Photo by John Schreiber.
Photo by John Schreiber.

A heat wave gripped the Southland Thursday, with valley temperatures reaching the low 100s and even hotter weather — along with an elevated risk of wildfire — expected through Monday.

An upper-level ridge of high pressure will continue to develop and remain over the region throughout the weekend, resulting in temperatures 15-20 degrees above normal for this time of year, National Weather Service Meteorologist Joe Sirard told City News Service.

“There is going to be some triple-digit heat Friday into Saturday and more widespread on Sunday,” when some record or near-record highs were forecast, he said.

Temperatures ranged from the high 80s to low 90s in the coastal areas today and from the 90s to low-100s in valley areas, Sirard said.

“It’s definitely hot enough to call it a heat wave,” he said.

By Sunday, highs of 100 to 108 degrees are forecast for the the valleys, while temperatures are expected to range from the mid-90s to low-100s on the coastal plain, including downtown Los Angeles, Sirard said.

Temperatures in downtown Los Angeles on Sunday could top the 100-degree record set in 2012 and Woodland Hills could also surpass the record temperature of 107 that was set in 1971, he said.

The best place to be come Sunday will probably be the area’s beaches, where highs in the mid- to upper-80s are forecast, according to Sirard.

The heat wave is not expected to include high winds, a key ingredient in sparking and spreading wildfires, according to the National Weather Service, which issued a hazardous-weather outlook.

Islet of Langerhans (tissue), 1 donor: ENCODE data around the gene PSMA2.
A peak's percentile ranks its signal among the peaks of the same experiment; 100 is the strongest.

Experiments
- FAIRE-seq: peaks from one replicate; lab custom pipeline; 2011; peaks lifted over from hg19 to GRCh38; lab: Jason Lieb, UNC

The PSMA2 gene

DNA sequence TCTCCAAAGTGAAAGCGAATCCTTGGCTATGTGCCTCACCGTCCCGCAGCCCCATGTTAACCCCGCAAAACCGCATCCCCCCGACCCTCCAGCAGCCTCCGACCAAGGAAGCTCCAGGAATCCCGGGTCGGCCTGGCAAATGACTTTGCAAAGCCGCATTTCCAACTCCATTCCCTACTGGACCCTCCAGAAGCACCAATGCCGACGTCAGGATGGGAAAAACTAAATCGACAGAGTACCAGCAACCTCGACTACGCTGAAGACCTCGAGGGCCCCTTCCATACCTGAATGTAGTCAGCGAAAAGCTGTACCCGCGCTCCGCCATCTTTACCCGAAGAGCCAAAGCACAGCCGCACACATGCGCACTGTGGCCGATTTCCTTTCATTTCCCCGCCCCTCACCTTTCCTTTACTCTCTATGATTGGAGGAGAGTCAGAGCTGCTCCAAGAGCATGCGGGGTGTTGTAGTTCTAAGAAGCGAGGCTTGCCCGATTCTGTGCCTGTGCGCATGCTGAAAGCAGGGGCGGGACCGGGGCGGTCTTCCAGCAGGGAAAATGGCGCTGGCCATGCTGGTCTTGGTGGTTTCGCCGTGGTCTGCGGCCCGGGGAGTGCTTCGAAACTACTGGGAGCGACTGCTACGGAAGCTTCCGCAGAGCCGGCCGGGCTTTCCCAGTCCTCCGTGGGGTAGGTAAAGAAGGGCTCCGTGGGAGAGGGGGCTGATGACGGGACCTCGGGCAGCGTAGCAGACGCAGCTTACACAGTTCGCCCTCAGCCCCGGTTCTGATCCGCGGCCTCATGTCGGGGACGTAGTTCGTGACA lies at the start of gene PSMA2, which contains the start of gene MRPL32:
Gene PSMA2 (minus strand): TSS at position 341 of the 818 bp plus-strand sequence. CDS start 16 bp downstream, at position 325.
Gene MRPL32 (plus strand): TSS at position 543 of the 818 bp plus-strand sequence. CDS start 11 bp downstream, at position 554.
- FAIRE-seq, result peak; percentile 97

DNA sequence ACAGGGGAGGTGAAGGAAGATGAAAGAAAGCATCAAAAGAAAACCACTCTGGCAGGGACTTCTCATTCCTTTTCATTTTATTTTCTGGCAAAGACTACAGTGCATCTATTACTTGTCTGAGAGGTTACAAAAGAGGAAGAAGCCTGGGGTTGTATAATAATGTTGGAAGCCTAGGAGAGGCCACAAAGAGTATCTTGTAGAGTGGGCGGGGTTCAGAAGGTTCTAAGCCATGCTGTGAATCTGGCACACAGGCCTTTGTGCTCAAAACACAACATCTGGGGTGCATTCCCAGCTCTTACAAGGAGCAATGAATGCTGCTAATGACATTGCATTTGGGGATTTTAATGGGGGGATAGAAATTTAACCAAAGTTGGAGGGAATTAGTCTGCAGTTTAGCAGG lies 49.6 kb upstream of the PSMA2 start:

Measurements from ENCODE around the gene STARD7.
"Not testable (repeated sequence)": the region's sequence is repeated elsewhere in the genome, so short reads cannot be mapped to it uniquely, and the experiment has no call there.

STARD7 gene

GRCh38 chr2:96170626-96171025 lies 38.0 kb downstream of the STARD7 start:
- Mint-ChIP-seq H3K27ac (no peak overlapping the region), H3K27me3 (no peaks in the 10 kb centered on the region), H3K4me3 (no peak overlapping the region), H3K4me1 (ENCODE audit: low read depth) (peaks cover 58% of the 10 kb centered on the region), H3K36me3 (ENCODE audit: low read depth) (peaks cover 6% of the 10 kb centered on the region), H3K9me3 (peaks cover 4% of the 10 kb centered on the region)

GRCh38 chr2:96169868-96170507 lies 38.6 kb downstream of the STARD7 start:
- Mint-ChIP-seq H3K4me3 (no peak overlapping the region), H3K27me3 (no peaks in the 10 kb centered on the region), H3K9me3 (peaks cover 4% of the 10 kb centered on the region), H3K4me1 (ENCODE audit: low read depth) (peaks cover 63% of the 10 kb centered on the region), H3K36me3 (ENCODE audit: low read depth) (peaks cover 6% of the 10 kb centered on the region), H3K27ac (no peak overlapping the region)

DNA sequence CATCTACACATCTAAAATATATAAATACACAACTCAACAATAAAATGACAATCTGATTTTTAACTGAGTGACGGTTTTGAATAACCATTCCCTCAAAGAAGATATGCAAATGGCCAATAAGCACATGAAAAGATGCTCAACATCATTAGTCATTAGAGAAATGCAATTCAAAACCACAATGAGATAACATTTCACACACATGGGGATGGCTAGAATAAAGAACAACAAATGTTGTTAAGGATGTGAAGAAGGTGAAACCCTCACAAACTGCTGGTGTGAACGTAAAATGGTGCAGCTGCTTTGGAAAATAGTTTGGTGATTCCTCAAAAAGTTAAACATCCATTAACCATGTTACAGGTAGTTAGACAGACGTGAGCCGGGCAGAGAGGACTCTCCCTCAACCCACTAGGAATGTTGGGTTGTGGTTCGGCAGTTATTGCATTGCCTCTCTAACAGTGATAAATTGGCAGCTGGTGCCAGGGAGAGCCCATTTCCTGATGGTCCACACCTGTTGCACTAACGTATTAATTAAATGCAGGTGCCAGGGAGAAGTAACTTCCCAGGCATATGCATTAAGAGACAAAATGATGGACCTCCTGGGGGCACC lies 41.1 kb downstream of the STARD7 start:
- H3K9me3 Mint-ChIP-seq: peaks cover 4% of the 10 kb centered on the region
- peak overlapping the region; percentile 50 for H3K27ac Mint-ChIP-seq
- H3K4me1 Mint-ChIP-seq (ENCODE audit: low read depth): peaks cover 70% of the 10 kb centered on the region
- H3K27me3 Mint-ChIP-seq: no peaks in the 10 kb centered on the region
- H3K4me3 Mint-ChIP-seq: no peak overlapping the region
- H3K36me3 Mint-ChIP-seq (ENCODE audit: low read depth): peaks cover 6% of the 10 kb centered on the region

Still, the combination of dry air and high temperatures will “bring elevated fire danger to our region,” Sirard said.

“If any fire does break out it could still be pretty nasty and probably spread pretty quickly with the heat, but it would be worse with high winds, which we are not expecting at this time,” he said.

Relative humidity levels were expected to range between 10 and 20 percent and even dip into the single digits in some valleys as well as mountain and desert areas, Sirard said.

The high pressure in the atmosphere combined with weak offshore winds will make for a weak marine layer and afternoon winds out of the south and southwest won’t be strong enough to bring cooling relief inland, he said.

The NWS warned residents to protect themselves and their pets against dehydration, heat stroke, heat exhaustion, heat cramps, and hyperthermia. It issued a set of five instructions on its website:

— Stay hydrated. Drink plenty of water. Do not drink alcoholic or caffeinated beverages.

— Slow down. Reduce, eliminate or reschedule strenuous activities. Save activities for the coolest time of the day.

— Stay cool. Wear lightweight, light-colored clothing. Spend more time in air-conditioned places.

— Your car is an oven. Do not leave children or pets unattended in vehicles.

— Remember your animals. Be mindful of heat impacts on livestock and pets. Provide plenty of shade and water.”

In several areas, a cooling trend will start Tuesday, but temperatures were nonetheless expected to remain in the upper-80s and low-90s in valley areas, Sirard said, adding that slightly temperatures were forecast in coastal areas.

— City News Service

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